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"British" Restaurants & Cookbook Stores [London]

I'm coming to London in a week's time for a brief visit. Since I've been so enamoured with cooking British food at home of late (Simon Hopkinson, Elizabeth David, Jane Grigson, etc. - http://chowhound.chow.com/topics/593761), I'd really like the opportunity to try some places while I'm in London. I've done a bit of research, and would appreciate any thoughts on "if you could only go to one of these places, which one would you go to ... assuming you can get a booking":

St. John's
Hereford Road
Alistaire Little
Wild Honey

Also - I just noticed that Launceston Place has been revamped and reopened. Any thoughts on that - we used to enjoy it in it's previous incarnation. My husband will be in London on business and at this point I'm not sure what we're going to be able to do when, and with how many people, etc. I'd also be interested in knowing if there are some lesser expensive places doing interesting things with "British" cuisine.

Lastly - I want to go to Books for Cooks, and am wondering if there are any other cookbook or food-related bookstores that you might recommend. Ones with used book selections would be particularly helpful. I'll be staying near Baker St./Marylebone Road for two nights, and then at the Draycott near Sloane Square for two nights.

Thank you!

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  1. P.S. - I did do a search for threads that I thought might on point - "title:British" "title:english" etc., but wasn't finding much. So if I've missed something, please do point me in the right direction so that you don't have to rehash it!

    1. Wilton's on Jermyn Street is a classic, old-school English restaurant. Very traditional and rather expensive.

      3 Replies
      1. re: DavidT

        Green's (on Duke Street) is another similar restaurant. A little less expensive.

        1. re: DavidT

          Another vote for Green's, I think it's lovely.

          Also worth a look: Shepherd's near The Houses of Paliament, Langan's in Stratton St. near Green Park tube (maybe a bit tired these days, but very jolly and enjoyable), Rules in Covent Garden (something of a tourist cliche, but I think it's pretty good) or for something completely different try The George & Vulture, if you can find it! It's in an alleyway between Cornhill and Lombard St. in the financial district (The City). Weekday lunchtimes only, and it gets extremely busy, mainly with noisy male suits. The food is plain, but it's a very, very British experience. When you ask for cheese a whole Stilton arrives and you help yourself with a spoon. Bank tube. Book.



        2. re: DavidT

          agreed. I could see this might fit the bill, budget depending.

        3. I've been to Launceston Place, and it was my most fondly remembered meal from 2008. The presentation (we had the tasting menu) was beautiful, and the staff look after you incredibly well. It does come at a price, but for the chef (Tristan Welch, ex Petrus) it's still a good price. Lunch is a good deal at £18 for three courses set menu.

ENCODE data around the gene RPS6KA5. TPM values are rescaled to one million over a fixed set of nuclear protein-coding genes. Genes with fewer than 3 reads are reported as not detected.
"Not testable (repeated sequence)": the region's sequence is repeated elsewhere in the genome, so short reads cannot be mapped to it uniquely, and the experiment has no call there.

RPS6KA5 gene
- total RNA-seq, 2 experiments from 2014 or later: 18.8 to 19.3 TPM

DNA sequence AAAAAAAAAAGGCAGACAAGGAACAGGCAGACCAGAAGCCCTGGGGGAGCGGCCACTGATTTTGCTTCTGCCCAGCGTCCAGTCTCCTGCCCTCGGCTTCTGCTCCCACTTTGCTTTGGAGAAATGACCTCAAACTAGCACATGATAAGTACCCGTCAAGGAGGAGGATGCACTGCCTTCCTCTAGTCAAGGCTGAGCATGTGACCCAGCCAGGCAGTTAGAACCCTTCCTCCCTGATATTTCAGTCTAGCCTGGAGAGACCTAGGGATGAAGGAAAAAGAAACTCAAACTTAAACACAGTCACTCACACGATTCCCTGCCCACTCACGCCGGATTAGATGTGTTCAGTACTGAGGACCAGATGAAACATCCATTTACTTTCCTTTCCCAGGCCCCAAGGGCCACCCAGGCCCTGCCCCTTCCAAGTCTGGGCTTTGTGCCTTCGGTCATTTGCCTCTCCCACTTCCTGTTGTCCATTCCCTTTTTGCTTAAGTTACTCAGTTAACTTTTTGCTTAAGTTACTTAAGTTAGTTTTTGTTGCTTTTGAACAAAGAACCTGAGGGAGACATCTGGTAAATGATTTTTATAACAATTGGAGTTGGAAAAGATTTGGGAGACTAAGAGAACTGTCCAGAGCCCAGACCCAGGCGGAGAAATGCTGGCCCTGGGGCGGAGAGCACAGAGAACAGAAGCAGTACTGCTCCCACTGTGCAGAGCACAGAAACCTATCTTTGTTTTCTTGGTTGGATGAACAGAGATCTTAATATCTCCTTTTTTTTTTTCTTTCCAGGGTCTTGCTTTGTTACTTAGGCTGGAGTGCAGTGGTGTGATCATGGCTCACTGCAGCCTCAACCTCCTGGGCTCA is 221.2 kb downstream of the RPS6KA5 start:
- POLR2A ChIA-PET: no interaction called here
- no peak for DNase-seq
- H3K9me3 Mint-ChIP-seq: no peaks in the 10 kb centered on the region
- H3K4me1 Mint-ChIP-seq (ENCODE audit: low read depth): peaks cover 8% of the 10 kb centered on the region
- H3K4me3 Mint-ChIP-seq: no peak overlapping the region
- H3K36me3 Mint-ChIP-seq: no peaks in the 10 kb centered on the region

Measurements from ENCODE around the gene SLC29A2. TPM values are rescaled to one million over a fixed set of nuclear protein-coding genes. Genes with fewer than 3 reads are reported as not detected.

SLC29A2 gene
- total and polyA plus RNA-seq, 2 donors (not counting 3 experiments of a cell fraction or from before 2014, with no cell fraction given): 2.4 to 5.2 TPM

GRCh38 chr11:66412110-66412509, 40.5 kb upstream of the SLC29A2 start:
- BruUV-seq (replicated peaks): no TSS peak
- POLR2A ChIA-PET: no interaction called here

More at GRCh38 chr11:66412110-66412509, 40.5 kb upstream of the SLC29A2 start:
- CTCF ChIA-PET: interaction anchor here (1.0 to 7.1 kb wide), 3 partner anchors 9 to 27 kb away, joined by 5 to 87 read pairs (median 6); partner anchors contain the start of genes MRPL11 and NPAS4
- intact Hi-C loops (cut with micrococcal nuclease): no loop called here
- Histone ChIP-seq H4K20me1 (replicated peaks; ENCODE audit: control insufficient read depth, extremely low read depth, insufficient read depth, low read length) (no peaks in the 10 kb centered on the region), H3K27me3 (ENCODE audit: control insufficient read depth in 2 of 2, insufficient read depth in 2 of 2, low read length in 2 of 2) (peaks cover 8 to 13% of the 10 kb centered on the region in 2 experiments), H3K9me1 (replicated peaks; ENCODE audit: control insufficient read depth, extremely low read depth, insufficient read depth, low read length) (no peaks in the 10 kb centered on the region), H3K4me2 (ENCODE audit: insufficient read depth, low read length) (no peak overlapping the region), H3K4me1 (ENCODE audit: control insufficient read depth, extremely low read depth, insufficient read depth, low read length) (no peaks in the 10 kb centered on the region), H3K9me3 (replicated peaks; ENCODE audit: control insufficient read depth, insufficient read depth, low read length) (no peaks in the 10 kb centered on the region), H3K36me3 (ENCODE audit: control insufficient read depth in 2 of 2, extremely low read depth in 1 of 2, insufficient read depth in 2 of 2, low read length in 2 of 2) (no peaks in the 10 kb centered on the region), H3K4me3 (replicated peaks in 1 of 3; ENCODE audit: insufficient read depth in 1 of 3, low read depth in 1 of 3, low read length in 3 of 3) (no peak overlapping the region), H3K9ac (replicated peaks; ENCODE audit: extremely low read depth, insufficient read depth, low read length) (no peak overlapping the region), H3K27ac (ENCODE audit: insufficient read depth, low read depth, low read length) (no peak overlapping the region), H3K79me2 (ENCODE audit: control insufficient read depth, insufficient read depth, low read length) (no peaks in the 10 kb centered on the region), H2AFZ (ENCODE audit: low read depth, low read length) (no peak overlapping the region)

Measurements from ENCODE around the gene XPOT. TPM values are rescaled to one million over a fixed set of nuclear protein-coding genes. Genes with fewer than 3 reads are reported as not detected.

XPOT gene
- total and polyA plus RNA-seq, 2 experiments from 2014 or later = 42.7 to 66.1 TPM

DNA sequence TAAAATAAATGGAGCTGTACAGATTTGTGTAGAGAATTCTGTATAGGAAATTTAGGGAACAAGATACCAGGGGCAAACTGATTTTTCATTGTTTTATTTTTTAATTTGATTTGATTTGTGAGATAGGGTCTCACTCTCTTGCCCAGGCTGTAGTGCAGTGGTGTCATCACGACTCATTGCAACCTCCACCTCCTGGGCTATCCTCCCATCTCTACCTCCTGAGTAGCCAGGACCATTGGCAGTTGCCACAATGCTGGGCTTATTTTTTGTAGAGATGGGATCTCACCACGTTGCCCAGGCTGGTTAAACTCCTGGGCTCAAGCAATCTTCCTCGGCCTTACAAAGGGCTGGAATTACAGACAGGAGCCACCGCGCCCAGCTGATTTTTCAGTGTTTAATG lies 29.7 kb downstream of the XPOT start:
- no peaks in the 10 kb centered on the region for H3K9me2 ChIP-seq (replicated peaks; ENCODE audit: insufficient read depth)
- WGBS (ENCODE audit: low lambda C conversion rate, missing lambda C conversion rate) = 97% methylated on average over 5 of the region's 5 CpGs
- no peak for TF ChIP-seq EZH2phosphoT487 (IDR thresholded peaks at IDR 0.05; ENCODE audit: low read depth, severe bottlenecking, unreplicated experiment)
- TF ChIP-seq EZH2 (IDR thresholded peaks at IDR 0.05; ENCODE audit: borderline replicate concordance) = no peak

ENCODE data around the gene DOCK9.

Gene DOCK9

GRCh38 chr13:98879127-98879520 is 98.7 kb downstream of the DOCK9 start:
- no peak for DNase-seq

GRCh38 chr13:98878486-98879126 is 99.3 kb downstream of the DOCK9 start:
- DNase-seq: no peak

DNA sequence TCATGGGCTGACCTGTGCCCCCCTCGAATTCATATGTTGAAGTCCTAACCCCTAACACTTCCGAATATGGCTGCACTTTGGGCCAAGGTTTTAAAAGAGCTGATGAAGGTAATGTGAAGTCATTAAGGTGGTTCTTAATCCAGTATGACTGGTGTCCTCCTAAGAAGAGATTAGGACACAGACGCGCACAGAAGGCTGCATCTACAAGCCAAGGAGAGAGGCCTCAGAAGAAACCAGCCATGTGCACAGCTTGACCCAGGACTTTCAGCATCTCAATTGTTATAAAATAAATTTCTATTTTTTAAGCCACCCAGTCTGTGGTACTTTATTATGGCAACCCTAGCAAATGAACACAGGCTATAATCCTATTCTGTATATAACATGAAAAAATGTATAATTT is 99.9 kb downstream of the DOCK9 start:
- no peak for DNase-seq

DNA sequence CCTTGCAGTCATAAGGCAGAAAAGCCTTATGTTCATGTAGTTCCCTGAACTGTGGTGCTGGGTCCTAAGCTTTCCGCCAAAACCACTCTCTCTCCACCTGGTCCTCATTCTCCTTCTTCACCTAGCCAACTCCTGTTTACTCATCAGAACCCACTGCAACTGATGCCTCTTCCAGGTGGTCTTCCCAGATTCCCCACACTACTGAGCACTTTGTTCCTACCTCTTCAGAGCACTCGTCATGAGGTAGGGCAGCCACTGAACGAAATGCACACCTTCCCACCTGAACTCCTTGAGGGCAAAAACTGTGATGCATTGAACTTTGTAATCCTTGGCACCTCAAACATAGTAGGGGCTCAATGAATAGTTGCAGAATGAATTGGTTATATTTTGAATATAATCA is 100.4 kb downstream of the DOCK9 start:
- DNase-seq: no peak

For something a bit cheaper and a bit more rustic, I'd recommend the Anchor & Hope in Southwark. It's a gastro pub and the food is excellent, although you can't book and sometimes have to wait for a table (we waited an hour on a Saturday night). Still, the waiting staff are lovely, the food generous and delicious.

          St John's is also very good - I haven't been the any of the others on your list but I know of people who have raved about Wild Honey.

          1. MMRuth - after reading your postings about the cookbooks and your new love of British cuisine, I'm so happy to read you'll be over here in person to try out some of the dishes.

            Many of us seem enamoured lately with Maze. Check out the menu via the website. We had a really enjoyable meal there.. something a bit 'different.'

            I'm pretty sure I remember the Waterstone's near Green Park Tube having a large supply of cookery books, although Books for Cooks is definitely a place to try first.


            1. St John and Hereford Road are good choices, Wild Honey is excellent but more European than British. "Corrigans" has some very good, quite traditional, Irish cooking which has lots of similarity to British food.

              Most large bookshops have quite extensive cookery sections, but they are mostly filled with the celebrity chefs, hot restaurant chefs books. Some are better than others, but generally reflect the European/Asian melting pot that British cookery has become i.e. Jamie Oliver and Nigella Lawson. Books for Cooks is a very good shop which will offer a broader selection. If you want a good technical books the Leith's Cooking Bibles are really good (but are heavy). If you want something really fashioned pick up a copy of "Mrs Beeton's Book of Household Management" a true English classic, much neglected now in times of glossy coffee table books but a treasure trove of old fashioned recipes.

              1. M

                Firstly, I hope you enjoy your trip (my partner is currently in Manhatten for a few days).

                As I think you know, I don't live in London and don't often visit so I'm afraid I've no personal experience of your shortlisted restaurants. However, I've wanted to visit Clarke's for years and will get round to it sometime - this dates from seeing her on a TV programme and just being impressed with her attitutude towards food. Don't worry about not finding threads using "British" as a search term - as many of us are Brits we wouldnt tend to use the designation in a general context. I guess you wouldnt find too many good places on the US board using "American" :-)

                There are a number of used book shops on Charing Cross Road, at the Leicester Square end which will be worth a browse. And I'll not pass on another opportunity to urge on you at least one Nigel Slater - I know your style from the Home Cooking board and know you will enjoy his work (Oh, and the Michael Smith one I mentioned to you on another thread). Perhaps combine that trip with lunch in Chinatown and compare "Brit Chinese" with "Yank Chinese"?

                And one final food suggestion if you can manage it - try and fit in a trip to a street market. I don't mean Borough Market which, although very good; very foodie, is a tourist destination. I mean a real market (try a board search on "market"). I think you'd enjoy.